Truly free market would turn
empty offices in new housing
By Kerry Jackson | August 10, 2023
What if the housing market were truly a free market, liberated of zoning laws, rent control, “tenant-protection” carve-outs, energy mandates, tax policy, unnecessary permitting and will-never-be-approved environmental reviews?
One economist reckons that “skyscrapers really would start going up all over high-priced cities – and millions of urban commuters would swiftly relocate to occupy these new buildings.”
Even “families with children would naturally be less-eager to go urban,” writes Bryan Caplan in The Library of Economics and Liberty, “but even they might be tempted by large, cheap apartments across the street from their jobs.”
Caplan also supposes that the response of “plenty of other folks” would be to swarm into the “suddenly cheap” suburban homes left vacant by the rush back to the cities.
A further downstream effect of deregulation would be the opportunities developers would have to subdivide existing suburban lots and build “lots more single-family homes,” he continues. Meanwhile, other developers acquire older neighborhoods of single-family homes, “bulldoze them, and replace them with massive cheap apartment complexes.”
So how would cities fare under such a deregulatory regime?
For one, it’s likely the post-pandemic flight from metropolises would reverse. Between July 1, 2020 and July 1, 2021, the country’s biggest cities lost more than a half million people due to the draconian pandemic rules that limited their ability to move freely. San Francisco lost 6.3% of its population, the largest loss in terms of portion, while New York City posted the biggest numeric loss with more than 305,000 runaways.
The losses slowed the following year, ending July 2022, but few cities regained population. Imagine the possibilities if policy barriers were removed.
A fully free housing market is an appealing model to those of us who hold liberty in high regard. There’s a utilitarian case to be made for it, too. But why would all those people move into cities given the high office vacancy rates – at a 30-year-high of 17.8% nationally – in so many urban cores? In San Francisco, for instance, more than a quarter of the office space is open. In Los Angeles, the rate is a shade below that.
Just four years ago, before policymakers used the pandemic to force behavioral changes that will have negative ripple effects for years, the “demand for cities seemed stronger than ever,” say a Brookings Institution analysis. New office space that was being built in central cities across the country became caught up in a “doom loop” of decline.
So what to do with all this open space? The market, as it always does when it’s free of government manipulation and distortion, has the answer.
An empty building in downtown Manhattan is being converted into 588 apartments where 1,000 people are expected to make their homes.
An official with the firm that’s making the conversion says the project is not only “pouring life” into an empty building, but into “this entire neighborhood.” Let’s not forget that neighborhoods can’t be created by public policy: their rich flavors occur spontaneously.
This office-to-residential conversion is happening across the country, and “is marked by an emphasis on affordability,” as the Associated Press reported. But it’s not a true free-market process. Cities are offering tax breaks for the conversions and in return developers have to set aside a portion of the units that will be available at below-market prices.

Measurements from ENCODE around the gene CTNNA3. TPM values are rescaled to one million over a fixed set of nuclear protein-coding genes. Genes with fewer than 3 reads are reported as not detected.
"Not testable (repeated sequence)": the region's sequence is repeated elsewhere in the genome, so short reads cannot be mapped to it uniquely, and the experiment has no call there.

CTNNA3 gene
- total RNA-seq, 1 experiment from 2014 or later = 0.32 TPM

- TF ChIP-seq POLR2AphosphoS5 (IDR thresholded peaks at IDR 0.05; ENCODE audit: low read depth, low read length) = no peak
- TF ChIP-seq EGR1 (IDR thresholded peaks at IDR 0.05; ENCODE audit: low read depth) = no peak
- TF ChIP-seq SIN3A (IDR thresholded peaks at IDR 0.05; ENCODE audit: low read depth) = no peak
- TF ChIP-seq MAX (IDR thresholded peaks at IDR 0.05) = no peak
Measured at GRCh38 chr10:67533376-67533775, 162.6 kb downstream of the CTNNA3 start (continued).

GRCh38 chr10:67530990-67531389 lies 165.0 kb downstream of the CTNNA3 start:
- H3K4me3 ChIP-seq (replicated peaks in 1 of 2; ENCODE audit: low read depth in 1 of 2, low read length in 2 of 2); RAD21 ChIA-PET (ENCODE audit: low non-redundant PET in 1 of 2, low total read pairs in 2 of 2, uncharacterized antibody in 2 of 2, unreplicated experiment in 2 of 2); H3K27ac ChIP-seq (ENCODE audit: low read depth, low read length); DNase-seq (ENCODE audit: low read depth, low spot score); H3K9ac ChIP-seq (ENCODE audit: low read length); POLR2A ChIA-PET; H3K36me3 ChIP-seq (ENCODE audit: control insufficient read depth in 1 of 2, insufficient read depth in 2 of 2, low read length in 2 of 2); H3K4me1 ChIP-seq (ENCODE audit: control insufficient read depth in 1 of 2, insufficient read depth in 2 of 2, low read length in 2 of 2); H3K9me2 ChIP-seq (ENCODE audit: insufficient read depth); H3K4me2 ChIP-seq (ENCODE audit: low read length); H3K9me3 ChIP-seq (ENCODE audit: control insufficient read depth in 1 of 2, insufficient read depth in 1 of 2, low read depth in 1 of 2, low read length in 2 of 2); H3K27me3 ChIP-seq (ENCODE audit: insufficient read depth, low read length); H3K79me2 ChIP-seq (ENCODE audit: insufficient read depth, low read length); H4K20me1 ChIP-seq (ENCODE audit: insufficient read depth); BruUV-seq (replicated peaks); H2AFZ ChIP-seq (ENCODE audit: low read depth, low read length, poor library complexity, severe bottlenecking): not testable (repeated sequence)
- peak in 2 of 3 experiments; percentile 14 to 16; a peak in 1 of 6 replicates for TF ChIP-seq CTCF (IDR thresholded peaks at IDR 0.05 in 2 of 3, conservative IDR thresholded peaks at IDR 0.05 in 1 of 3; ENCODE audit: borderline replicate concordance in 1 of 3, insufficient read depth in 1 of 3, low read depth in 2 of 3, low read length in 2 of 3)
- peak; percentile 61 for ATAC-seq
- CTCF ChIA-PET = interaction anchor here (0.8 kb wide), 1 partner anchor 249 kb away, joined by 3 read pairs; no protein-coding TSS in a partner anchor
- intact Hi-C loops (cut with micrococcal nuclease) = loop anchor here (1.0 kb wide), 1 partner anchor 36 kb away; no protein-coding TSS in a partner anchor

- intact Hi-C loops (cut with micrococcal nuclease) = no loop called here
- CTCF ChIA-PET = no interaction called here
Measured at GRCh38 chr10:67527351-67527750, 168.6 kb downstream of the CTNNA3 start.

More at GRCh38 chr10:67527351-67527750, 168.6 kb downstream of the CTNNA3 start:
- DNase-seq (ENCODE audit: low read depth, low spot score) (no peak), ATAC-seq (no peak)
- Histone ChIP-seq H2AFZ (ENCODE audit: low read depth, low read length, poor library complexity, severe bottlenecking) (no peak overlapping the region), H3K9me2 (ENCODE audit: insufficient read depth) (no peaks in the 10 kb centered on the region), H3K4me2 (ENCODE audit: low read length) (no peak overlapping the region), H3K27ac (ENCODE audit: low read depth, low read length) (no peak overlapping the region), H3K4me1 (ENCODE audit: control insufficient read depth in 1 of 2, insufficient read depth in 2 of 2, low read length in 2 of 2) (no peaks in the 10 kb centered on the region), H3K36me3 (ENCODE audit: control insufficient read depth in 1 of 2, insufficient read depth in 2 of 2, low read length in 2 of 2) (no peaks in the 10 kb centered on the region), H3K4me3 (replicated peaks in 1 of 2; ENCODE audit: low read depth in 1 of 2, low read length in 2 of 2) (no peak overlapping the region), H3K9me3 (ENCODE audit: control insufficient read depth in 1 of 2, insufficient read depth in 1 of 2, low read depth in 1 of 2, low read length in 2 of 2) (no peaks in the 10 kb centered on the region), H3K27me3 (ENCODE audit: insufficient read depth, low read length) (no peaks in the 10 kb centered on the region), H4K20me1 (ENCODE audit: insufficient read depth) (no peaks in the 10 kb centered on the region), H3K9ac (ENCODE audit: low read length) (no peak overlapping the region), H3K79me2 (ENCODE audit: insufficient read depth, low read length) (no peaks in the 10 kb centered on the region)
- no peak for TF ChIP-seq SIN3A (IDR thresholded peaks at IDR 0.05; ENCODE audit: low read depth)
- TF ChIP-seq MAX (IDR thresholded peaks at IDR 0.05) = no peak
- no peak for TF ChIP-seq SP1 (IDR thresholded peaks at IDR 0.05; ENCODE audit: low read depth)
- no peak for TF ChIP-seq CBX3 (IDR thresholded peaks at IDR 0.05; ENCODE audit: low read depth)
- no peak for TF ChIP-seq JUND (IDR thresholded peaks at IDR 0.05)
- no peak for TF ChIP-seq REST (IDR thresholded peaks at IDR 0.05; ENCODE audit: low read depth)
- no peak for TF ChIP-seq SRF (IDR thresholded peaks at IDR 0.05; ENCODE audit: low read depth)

This is a shortcoming of California Assembly Bill 1532, which waives zoning restrictions for office-to-residential conversions as long as they “dedicate at least 10% of the total amount of housing units created by the project to persons and families of low or moderate income.”
A truly free housing market would not only bring new life to a weary metropolis, it would also give the economy a needed boost. Edward L. Glaeser, an economist writing for City Journal, says our gross domestic product is lower than it could be because we don’t have a “rational housing system.” Apparently significant economic contributors are locked out of areas where their talents could best be put to use.
“Since people can’t afford to move into areas that don’t build, America’s most productive places have remained too small,” he says. What the country needs, according to Glaeser, is “the freedom to build,” something it hasn’t had in more than 100 years, going back at least to the first decade of the 20th century when California became the “birthplace of zoning.”
Cities need vibrancy to grow and evolve, and there is nothing about zoning or any other government regulatory chokehold on the innovations and private interactions that feed that vibrancy. It’s by no coincidence that the city most in America would immediately identify as failing in 2023 – San Francisco – is also the most restrictive city to build in in terms of public policy and judicial interventions.
The temptation is to insist that policymakers try something new since what they’ve been applying for decades produces a sclerosis that hinders forward movement in our cities. But that won’t happen in California, at least not in the beginning, because of the intransigence to housing-market deregulation. The inspiration is going to have to come from elsewhere.
Kerry Jackson is a fellow with the Center for California Reform at the Pacific Research Institute.